Local Responses to Global Market Pressures in the Textile and Apparel Industry: Evidence from Six Northern Italian Companies

Friday, 3 July 2015: 10:15 AM-11:45 AM
TW1.2.01 (Tower One)
Ruggero Golini, University of Bergamo, Bergamo, Italy
Barbara Resta, University of Bergamo, Bergamo, Italy
Stefano Dotti, University of Bergamo, Bergamo, Italy
Matteo Kalchschmidt, University of Bergamo, Bergamo, Italy
In the last decades the textile and apparel industry has undergone a radical process of globalization of the value chain. The production phases have been split up in numerous stages that are performed in several different countries in the World before reaching the final markets. In this process, the barycenter of the value chains has moved increasingly towards the East, as demonstrated by World Trade Organization (WTO) trend statistics: in the textile industry, between 2007 and 2013 the value of the export as increased by 22% reaching a total value of $ 205 billion with China accounting for almost 35% of the global export and Europe and USA accounting for about 35% of the global imports. Similar figures are observed in the apparel industry.

This evolving competitive landscape put in great difficulty the suppliers in developed countries, often located in the so called industrial districts. These companies have been put under pressure by an increasing competition from Far East suppliers and a concentrating power of their customers. Even if the majority of these companies has faced shrunk margins and many exited the business, a quite relevant number is still active and profitable.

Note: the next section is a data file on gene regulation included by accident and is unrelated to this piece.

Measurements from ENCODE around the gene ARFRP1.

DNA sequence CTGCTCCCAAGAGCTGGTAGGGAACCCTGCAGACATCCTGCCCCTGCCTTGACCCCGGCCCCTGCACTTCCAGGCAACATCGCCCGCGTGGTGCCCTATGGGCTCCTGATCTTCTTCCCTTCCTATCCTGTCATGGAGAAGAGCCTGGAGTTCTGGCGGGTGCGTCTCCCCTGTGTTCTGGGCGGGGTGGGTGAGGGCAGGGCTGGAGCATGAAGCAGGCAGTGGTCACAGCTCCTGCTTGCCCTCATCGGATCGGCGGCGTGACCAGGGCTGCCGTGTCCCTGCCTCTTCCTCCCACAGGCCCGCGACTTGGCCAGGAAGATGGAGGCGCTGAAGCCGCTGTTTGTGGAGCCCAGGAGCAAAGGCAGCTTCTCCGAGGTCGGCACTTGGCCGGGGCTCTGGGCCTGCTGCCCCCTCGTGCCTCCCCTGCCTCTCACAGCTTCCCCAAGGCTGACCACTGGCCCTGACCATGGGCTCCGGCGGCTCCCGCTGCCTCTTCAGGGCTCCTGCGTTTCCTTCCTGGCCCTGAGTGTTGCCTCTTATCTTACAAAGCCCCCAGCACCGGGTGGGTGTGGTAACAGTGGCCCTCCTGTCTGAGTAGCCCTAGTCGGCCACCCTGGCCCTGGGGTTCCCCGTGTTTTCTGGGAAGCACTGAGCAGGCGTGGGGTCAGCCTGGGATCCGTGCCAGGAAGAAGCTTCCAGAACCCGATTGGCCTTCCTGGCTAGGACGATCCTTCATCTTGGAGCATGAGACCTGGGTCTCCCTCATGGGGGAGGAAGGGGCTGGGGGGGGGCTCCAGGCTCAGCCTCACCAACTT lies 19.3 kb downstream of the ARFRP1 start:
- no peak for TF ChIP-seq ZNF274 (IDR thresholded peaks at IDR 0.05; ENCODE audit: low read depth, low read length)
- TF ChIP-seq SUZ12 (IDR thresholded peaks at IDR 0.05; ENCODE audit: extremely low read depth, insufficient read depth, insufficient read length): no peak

As a consequence, in this paper we aim to explore how a set of Northern Italian textile companies reacted to the above mentioned global shifts and upgraded their business to keep competing on the market. Moreover, we aim to assess the role of sustainability in these upgrading processes.

For this purpose, we adopt the lenses of the global value chain. First of all, we have developed a GVC map. Next, from secondary sources, we have analyzed the supply chain and sustainability strategies of a set of global “buyers” (brand owners and retailers), namely: LVMH, Nike, Adidas, ZARA, BENETTON, H&M and Levis. This step of the analysis was helpful to understand what is happening downstream in the value chain and what is the context that the suppliers have to face. Next we have interviewed 6 Italian companies that are with different degrees involved in production activities and we have analyzed their upgrading strategies. Finally, we analyzed which sustainability initiatives are adopted by these companies and to what extent these initiatives are triggered by the customers.

The results of this paper show that even if these companies are placed in the same geographical area, the way in which they have upgraded is very different and company-specific. However, a common trait can be identified, that is all of these companies heavily invested on quality and control of design and innovation activities. In a couple of cases, these companies built up a renowned brand thus increasing their bargaining power towards the customers.